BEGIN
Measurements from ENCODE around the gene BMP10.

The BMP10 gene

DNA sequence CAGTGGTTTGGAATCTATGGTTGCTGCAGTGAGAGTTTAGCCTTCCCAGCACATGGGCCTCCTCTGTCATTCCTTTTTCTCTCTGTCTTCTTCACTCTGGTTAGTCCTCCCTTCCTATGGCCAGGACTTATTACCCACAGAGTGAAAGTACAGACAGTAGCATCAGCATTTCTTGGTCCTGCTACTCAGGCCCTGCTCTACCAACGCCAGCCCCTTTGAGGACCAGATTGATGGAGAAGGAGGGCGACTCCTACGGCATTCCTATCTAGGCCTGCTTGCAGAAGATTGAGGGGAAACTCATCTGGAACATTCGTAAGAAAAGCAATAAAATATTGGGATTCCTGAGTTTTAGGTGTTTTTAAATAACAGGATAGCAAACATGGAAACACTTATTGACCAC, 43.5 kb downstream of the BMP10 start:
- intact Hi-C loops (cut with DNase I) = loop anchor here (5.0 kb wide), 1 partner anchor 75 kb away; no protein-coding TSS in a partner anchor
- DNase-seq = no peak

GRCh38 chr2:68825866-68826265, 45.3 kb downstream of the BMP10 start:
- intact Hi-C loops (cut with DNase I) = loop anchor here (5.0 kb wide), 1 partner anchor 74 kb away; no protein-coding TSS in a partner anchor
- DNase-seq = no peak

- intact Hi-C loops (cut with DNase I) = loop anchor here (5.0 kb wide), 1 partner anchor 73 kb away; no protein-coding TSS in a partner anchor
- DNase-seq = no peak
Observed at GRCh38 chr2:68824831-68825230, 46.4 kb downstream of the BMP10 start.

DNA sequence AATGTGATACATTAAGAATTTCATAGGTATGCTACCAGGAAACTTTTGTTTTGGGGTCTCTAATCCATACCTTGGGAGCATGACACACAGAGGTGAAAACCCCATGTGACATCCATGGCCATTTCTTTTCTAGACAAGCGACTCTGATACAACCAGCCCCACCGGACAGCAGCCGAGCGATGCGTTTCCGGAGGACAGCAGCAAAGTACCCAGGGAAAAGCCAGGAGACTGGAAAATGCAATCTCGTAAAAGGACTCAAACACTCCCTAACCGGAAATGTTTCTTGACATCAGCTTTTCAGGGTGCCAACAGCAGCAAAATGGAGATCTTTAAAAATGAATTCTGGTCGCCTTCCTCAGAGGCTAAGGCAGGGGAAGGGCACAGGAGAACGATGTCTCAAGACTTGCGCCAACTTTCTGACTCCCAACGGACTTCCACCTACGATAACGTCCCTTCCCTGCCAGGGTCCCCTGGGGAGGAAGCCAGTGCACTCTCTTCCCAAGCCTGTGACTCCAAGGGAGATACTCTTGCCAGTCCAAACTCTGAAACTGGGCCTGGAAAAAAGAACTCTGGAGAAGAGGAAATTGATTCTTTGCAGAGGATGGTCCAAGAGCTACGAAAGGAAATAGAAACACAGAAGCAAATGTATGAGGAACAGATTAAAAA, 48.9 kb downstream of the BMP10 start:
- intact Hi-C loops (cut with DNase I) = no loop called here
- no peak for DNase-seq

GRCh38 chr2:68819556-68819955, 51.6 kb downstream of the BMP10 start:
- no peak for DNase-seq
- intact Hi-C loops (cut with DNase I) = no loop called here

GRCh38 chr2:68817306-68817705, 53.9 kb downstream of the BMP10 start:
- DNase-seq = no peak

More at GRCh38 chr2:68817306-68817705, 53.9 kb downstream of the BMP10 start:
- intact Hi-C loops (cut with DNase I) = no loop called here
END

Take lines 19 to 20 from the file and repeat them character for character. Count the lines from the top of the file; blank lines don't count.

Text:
- DNase-seq = no peak

More at GRCh38 chr2:68817306-68817705, 53.9 kb downstream of the BMP10 start: